News / Africa

Euro Debt Crisis Sidelines G20 Efforts to Focus on Developing World

Development groups push for more progress on development aid, accountability and corruption

Multimedia

Audio
William Eagle

The president of France, Nicolas Sarkozy, had planned to use his leadership of the G20 this year to highlight some of the needs of the developing world. Instead, the focus of G20 summit in Cannes has been on the threat of a Greek default and destabilization of the eurozone.

Europe’s financial crisis affects more than the 27 members of the European Union.

“There is a direct relationship between the crisis in Europe and flows of resources to Africa and development efforts around the world,” says Sam Worthington of InterAction, the largest U.S. coalition of non-profit organizations devoted to debt relief and development.

“Europe is one of the biggest centers of remittances around the world,” he explained. “As Europe gets poorer, those remittances begin to dry up. European banks have a large presence in Africa, bank credits will also continue to dry up. And as European countries begin to try to deal with their own fiscal crises, one of the first areas where we fear we will see cuts is in official development assistance.”

Famine and food prices

It’s ironic, Worthington said, that the debt crisis in the eurozone comes at the same time as the first famine of the 21st century in the Horn of Africa, with 13 million people being food insecure and another 750,000 people at risk of starvation. Contributing to the situation is the growing volatility of food prices, an issue that is also to be considered by G20 leaders.

U.S. President Barack Obama (L) walks with French President Nicholas Sarkozy, after Obama's arrival at Espace Riviera for the G20 summit in Cannes, France, November 3, 2011.
U.S. President Barack Obama (L) walks with French President Nicholas Sarkozy, after Obama's arrival at Espace Riviera for the G20 summit in Cannes, France, November 3, 2011.

“The solutions being offered here in Cannes,” said Worthington, “are important but not sufficient. One of the big proposals being debated in the communiqué right now are issues of food stocks in West Africa. At this point in time, it looks likely that some form of food reserves will be put in place but only for humanitarian uses in Africa. The broader question of regulation of food prices and the deeper fulfillment of the commitment made by the G8 at L’Aquila for f 22 billion dollars [in development aid] still remains elusive.”

Strengthening the safey net

Another goal of the G20 is to find new ways to improve the social safety nets of developing countries and support for development, education and climate mitigation. One proposal, back by Microsoft entrepreneur Bill Gates, calls for a tax on international financial transactions.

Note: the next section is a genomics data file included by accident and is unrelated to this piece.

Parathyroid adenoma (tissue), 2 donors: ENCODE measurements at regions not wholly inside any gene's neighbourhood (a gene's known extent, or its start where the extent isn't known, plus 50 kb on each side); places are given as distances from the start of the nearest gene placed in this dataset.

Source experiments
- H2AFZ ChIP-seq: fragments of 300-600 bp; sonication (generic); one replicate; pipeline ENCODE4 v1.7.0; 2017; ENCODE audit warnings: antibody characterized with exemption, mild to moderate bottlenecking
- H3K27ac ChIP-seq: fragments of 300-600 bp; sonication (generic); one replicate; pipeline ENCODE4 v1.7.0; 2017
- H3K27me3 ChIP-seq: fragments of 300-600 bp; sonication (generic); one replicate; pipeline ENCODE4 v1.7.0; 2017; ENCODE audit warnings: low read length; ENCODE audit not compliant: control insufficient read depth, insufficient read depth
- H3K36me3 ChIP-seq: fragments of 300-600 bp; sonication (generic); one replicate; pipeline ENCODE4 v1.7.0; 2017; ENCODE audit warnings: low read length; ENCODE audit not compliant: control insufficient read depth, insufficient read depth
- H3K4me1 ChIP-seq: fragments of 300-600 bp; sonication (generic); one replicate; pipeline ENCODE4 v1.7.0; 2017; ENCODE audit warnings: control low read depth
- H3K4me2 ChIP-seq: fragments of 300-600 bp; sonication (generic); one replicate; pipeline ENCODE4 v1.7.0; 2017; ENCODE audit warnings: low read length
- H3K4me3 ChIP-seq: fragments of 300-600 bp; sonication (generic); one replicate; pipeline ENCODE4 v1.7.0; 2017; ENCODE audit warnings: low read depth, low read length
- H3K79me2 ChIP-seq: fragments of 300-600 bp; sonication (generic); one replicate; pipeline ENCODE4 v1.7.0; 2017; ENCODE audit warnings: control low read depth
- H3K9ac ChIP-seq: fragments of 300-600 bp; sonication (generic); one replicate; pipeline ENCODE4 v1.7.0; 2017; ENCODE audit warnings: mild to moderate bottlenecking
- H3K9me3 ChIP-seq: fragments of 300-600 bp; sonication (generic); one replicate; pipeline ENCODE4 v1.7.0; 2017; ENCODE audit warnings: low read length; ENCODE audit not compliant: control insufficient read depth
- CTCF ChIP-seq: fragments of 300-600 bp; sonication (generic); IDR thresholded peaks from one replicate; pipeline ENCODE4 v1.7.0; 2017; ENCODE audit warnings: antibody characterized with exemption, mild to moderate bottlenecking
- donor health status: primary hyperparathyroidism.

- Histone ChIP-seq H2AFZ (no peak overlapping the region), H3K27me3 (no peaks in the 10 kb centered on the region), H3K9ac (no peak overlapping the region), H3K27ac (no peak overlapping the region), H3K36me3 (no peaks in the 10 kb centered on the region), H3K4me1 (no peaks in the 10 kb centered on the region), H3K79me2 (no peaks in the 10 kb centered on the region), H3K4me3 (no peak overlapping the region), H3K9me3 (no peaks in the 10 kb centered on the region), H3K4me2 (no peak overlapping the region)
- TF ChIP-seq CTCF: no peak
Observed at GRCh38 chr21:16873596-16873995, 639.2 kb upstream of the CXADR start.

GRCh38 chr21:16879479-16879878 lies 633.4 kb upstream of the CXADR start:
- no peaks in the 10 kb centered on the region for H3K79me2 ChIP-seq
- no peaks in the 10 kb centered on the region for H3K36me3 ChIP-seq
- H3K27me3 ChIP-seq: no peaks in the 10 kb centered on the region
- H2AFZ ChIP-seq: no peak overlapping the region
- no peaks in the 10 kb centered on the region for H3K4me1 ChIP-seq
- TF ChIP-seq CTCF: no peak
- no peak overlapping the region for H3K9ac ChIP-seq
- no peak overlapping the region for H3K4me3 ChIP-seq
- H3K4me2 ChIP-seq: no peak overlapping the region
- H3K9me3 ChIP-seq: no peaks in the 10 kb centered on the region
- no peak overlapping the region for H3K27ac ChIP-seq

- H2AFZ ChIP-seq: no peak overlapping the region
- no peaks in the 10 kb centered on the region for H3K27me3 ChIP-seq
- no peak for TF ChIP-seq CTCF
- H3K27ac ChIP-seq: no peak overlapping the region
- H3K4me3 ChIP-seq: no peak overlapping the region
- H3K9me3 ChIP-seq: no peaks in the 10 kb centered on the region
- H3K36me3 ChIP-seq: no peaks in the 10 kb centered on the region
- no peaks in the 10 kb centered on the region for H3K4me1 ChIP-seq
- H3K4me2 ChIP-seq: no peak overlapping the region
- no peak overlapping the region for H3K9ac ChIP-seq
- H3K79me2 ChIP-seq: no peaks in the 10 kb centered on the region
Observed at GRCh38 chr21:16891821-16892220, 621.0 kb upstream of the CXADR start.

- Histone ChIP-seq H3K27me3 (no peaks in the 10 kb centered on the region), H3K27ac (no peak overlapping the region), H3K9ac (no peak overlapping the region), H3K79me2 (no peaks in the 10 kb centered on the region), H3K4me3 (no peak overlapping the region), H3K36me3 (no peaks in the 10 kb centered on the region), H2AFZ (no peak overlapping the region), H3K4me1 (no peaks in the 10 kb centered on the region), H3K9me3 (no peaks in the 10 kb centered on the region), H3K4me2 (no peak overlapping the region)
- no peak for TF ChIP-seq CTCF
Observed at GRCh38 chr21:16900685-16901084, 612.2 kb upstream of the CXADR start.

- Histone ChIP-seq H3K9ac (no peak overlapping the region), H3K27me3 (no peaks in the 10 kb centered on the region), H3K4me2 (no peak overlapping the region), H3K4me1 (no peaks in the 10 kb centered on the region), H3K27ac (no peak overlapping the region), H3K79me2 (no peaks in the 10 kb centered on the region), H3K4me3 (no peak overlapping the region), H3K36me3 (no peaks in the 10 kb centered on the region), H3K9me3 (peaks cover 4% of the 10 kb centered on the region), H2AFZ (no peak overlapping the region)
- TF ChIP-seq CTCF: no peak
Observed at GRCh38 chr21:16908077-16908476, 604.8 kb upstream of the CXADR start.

Some countries, including the United States, Britain, Japan and Brazil, oppose the tax.
“The UK will clearly not be on board,” said Worthington, “so it will come down to Germany, France and other euro countries, a process that will need to make it through to [European Union headquarters in] Brussels.

“It is unlikely France will act alone,” he continued. “We are seeing some support from South Africa and other groups. African countries have largely been silent in support for this tax, but if it is put in place it could generate up to 60 billion dollars in revenues.”

He said supporters of tax are using a two-part approach.

“The real question is what will be its uses?” he said. “Some in Germany say it should be used to offset deficits within European countries themselves. The battle for the tax itself is a big one. But the bigger battle is will this tax be used as a tool to finance some of the repayment effort s and financial efforts associated with Greece ?

The concern of NGOs, he said, is that the poor and development projects will not benefit in the long run.

French gendarmes stand near an anti G20 demonstrator who takes part in protest against globalization and tax havens, at the French-Monaco border in Cap d'Ail, November 3, 2011.
French gendarmes stand near an anti G20 demonstrator who takes part in protest against globalization and tax havens, at the French-Monaco border in Cap d'Ail, November 3, 2011.

“Our real cry here in Cannes,” said Worthington, “is that the problems the developed world is currently experiencing should not mean solutions are done on the backs of the world’s poor.”

He adds that with global interconnectedness, the answers to the sluggish world economy require inclusive solutions.

Inclusive growth means support for development efforts.

“The growth in Africa and in other parts of the world are now central to the well-being of people [everywhere],” he said.

“So there is now a direct economic relationship between development efforts in Africa, growth in African countries and the longer term global recovery,” said Worthington

You May Like

Hezbollah Chief Says Does Not Want War But Ready for One

VOA's Jerusalem correspondent reports that with an Israeli election looming and Hezbollah's involvement in Syria, neither side appears interested in a wider conflict More

Multimedia VOA SPECIAL REPORT: Despite Danger, Best US Minds Battle Deadly Virus

Scientists at America's premier biological research center race in military confinement to find effective drugs, speedier tests and a safe vaccine amid the deadliest outbreak of Ebola in history More

Kurdish Poet Battles to Defend Language, Culture

Kawa Nemir's work is an example of what he sees as an irreversible cultural and political assertiveness among Kurds in Turkey More